The FBI is looking to wrap up the Clinton inquiry — a criminal investigation of the possible mishandling of classified information — in the coming months, according to a senior U.S. law enforcement official. There are no outward signs that prosecutors have convened a grand jury, a powerful tool that would allow them to subpoena witnesses.
The issue of Clinton’s use of a private email server was referred to the FBI in July after the Office of the Inspector General for the Intelligence Community determined that some emails on the server contained classified material. The State Department has said that 2,093 of Clinton’s emails released by the State Department contained some type of classified material, most at the lowest level of sensitivity, and that 22 additional emails were fully “top secret” and were not released.
Clinton and the State Department have said that none of the material was marked classified at the time it was sent, but Clinton has apologized and called her use of the private email account a “mistake.” Many in the legal community have said it would be difficult to imagine her being charged.
That is because the line between what is classified and what is not is “not inherently obvious,” and charging the former secretary of state would require prosecutors to prove that she knew what she was handling crossed that line, said Barry J. Pollack, a white-collar criminal-defense lawyer at Miller & Chevalier who defended convicted CIA leaker Jeffrey Sterling.
“If something has not been deemed classified, you’re asking a person to intuit how somebody else would make a subjective decision and hold that person responsible for the fact that they didn’t anticipate that somebody else might view the document as classified,” he said. “It’s almost a Rorschach test. Different people view it differently.”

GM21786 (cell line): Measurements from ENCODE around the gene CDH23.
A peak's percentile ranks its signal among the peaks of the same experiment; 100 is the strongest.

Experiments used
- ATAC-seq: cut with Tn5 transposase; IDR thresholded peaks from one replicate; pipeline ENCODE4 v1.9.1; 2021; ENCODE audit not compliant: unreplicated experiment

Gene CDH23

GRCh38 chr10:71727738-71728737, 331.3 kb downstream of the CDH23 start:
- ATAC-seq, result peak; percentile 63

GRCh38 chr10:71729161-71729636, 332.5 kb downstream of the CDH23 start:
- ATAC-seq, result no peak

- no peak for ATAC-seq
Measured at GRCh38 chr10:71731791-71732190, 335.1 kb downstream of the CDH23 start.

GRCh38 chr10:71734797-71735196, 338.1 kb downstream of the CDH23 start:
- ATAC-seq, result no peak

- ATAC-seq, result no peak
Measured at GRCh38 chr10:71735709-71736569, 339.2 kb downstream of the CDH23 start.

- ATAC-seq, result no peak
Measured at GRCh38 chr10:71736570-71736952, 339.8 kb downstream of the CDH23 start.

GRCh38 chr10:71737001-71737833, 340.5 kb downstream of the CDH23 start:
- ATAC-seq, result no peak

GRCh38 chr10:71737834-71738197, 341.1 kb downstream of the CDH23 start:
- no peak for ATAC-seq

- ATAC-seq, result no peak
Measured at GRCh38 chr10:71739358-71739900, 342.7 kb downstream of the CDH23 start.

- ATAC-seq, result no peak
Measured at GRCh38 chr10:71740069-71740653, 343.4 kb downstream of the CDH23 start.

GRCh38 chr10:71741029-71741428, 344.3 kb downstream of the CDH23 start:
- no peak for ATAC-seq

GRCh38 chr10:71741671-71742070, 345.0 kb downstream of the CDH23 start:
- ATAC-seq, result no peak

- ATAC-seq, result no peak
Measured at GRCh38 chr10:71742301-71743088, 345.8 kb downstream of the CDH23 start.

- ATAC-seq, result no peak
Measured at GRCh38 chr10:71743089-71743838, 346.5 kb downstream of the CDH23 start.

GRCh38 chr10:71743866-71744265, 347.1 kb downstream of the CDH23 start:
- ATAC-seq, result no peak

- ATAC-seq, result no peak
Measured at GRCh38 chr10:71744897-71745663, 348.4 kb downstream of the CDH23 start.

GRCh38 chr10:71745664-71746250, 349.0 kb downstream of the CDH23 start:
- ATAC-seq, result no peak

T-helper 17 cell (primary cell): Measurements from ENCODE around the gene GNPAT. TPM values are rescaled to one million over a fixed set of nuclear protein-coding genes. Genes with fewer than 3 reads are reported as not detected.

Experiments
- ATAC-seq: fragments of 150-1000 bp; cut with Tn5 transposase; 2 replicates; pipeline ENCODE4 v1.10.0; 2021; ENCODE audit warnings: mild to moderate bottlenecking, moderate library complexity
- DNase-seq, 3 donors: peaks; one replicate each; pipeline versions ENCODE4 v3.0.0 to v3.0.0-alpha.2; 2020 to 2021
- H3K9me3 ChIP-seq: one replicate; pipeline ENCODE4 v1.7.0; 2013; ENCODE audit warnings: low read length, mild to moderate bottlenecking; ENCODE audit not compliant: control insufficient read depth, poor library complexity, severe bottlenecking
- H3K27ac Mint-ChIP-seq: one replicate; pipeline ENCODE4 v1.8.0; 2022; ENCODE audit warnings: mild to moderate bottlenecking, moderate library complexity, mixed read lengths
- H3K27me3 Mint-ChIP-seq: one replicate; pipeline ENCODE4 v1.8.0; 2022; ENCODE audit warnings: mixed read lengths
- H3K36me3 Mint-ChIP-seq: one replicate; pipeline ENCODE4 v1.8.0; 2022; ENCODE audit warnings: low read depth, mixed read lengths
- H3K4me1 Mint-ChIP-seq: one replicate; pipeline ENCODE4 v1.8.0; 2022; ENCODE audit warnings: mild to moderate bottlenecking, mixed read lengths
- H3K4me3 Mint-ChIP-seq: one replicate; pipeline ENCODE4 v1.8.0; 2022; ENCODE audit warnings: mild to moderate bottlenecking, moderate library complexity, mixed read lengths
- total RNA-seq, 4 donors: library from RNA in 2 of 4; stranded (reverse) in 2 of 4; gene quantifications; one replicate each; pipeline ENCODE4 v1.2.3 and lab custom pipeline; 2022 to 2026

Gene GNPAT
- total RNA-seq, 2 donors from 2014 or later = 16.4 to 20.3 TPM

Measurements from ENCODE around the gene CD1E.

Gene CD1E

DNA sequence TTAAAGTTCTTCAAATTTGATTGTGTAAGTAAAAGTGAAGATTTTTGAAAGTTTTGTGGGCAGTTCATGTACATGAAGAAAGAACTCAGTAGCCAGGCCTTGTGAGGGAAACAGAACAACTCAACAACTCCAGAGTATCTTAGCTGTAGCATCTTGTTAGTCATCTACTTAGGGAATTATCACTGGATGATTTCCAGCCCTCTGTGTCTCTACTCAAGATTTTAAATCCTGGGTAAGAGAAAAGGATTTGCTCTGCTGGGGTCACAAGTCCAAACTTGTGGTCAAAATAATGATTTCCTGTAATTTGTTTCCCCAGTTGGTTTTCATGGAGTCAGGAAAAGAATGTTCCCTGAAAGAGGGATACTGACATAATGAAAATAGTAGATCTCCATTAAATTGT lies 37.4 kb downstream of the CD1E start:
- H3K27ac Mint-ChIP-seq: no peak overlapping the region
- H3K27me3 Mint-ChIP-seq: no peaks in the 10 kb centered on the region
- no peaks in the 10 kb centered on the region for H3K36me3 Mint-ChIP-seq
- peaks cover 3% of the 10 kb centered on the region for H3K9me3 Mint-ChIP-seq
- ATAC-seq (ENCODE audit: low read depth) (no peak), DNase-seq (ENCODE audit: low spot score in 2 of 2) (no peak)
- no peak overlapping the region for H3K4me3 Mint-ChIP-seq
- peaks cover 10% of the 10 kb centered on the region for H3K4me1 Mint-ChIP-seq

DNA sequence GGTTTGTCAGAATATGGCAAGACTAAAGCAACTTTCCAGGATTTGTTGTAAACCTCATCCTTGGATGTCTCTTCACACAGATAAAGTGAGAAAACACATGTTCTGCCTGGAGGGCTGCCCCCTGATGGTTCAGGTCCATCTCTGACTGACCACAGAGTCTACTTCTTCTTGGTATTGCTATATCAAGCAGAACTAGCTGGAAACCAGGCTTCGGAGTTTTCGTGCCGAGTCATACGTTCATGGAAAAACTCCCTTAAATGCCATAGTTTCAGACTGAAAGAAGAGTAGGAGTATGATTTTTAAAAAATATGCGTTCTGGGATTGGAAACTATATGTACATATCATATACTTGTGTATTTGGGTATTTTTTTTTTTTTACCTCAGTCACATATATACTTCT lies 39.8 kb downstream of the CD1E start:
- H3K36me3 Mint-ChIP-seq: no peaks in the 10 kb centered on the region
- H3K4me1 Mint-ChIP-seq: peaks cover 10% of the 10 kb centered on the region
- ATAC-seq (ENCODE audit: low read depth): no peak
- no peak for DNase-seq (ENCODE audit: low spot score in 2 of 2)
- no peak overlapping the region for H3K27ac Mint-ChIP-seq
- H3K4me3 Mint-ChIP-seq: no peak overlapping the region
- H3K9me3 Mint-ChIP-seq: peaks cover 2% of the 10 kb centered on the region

Spokesmen at the FBI and the Justice Department have declined to discuss the investigation. Pagliano’s attorney, Mark J. MacDougall, also declined to comment on the immunity agreement.
Edward B. MacMahon Jr., a lawyer who represented Sterling and 9/11 conspirator Zacarias Moussaoui, said that although prosecutors probably could charge Clinton, politics may prevent them from doing so. Justice Department guidelines, he said, discourage prosecutors from bringing cases in such a way that they influence elections.
“Almost anybody else already would have been receiving a target letter,” MacMahon said. “Of that, there isn’t any question in my mind.”
Jacob Frenkel, a white-collar criminal-defense lawyer at the Shulman Rogers firm, said the immunity grant “raises exponentially the stakes in the investigation,” although because of the secrecy surrounding the investigation, it was hard to know where it might lead.
“This is a significant piece in providing clarity to an otherwise complicated jigsaw puzzle,” Frenkel said, “and we do not know exactly where Mr. Pagliano’s finger or fingers will point.”
Adam Goldman and Tom Hamburger contributed to this report.